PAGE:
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To The Cove itself…

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And thence onto The Lots where I hoped to find…

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Autumn Lady’s-tresses flowering.

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These are tiny plants, extremely easy to miss, but once you’ve spotted a couple your eye seems to tune in, and pretty soon you’re realising that there are loads dotted about. In ‘Wild Orchids of Great Britain and Ireland’ David Lang says that Autumn Lady’s-tresses are mainly distributed in the southern half of England, so we must be lucky to have them on The Lots and at Jack Scout.

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The Latin name is Spiranthes spiralis, the second part of which presumably refers to the way that the flowers spiral around the stem.

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Carline Thistle.

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Maybe not the most promising flower – a brown thistle, but I’m very fond of them.

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As you can probably tell.

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Small Tortoiseshell Butterfly.

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An Inman Oak.

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Rosehips.

Back in the garden, the seedheads on the Staghorn Sumach caught my eye…

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Apparently this can be used as a seasoning, and something similar is used in the Middle East – I haven’t plucked up the courage to try it yet.

Earlier in the summer we’d seen a lactating Roe Deer hind on our patio and I wondered if she had hidden a fawn, or fawns, nearby.

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Then we had a few visits from a hind, possibly the same one, with two fawns in tow. That’s the hind at the top of the post.

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The fawns’ white spots were beginning to disappear, but were still visible.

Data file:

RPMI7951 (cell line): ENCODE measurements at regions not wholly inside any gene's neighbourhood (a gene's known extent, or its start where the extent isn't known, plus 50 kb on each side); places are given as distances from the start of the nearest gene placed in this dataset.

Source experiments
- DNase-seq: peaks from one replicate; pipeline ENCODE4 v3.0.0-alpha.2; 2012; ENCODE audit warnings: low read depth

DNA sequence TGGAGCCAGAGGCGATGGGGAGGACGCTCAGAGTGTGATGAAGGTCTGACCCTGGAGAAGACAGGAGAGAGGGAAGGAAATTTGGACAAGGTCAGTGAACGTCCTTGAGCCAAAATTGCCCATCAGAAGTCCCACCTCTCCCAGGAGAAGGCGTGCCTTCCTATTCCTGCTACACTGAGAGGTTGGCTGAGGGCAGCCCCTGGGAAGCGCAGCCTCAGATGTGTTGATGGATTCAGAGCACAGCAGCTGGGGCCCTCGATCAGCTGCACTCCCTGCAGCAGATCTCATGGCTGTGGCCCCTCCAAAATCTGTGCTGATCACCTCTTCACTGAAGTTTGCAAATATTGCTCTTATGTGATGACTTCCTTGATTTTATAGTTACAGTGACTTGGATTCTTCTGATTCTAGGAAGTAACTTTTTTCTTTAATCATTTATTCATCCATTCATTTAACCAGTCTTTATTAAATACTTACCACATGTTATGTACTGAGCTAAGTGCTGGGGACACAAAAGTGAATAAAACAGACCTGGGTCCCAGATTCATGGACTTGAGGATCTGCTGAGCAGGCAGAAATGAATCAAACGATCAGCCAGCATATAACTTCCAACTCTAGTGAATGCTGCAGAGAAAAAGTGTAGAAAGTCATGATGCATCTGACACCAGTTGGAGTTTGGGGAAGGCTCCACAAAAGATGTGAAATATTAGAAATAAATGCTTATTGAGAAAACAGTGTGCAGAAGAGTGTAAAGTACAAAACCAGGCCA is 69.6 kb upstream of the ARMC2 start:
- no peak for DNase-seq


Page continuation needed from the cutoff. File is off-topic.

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They came right up under the kitchen windows. I was particularly pleased to catch the mother whilst she was in the sun, because that way you can see the wonderful colour of their summer coats.

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They’ve been back since, or at least a similar family have, but now have duller, winter fur and the fawns have completely lost their spots.

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I took this photo, as I often do, to remind me to go to the advertised talk. Which, a couple of weeks later, I duly did. Very good it was too.

I’ve seen Brian Yorke talk before. He’s very knowledgable and funny to boot. Unless you live locally, you might not have the chance to to catch up with one of his talks on flowers or ferns or bird migration, but he does have an excellent website where you can keep up with his latest finds and quirky drawings.

Anyway, back to the Friday: in the evening, we met with some friends for a beach bonfire, a chinwag and a few convivial drinks…

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I think that it was our good friend G who suggested the event.

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I hope it becomes a regular thing.

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B seemed to enjoy hunting for driftwood logs to sit on and/or burn.

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Sitting around a fire on a beach inevitably has me thinking back nostalgically to happy weekends on the Welsh coast a long time ago, with a different group of friends.

Finally, one last image of a Roe Deer, this time one of the young ones, as it passed through a sunny spot beneath our kitchen window…

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All Good Things

A Fawn, Branched Bur-reed and More Orchids.

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A couple of days before I took these photos, we were seated around the kitchen table, which is right beside our patio windows, when a Roe Deer doe walked rather brazenly across the patio, as if we weren’t even there, just a couple of yards away. I didn’t take any photos, because I didn’t want to move and risk breaking the spell. She clearly was carrying a good supply of milk and when she took exception to one of our cats and chased it off the patio I wondered if she had a fawn hidden away somewhere nearby. Later, I checked, without really expecting to find anything, so wasn’t too disappointed when I didn’t.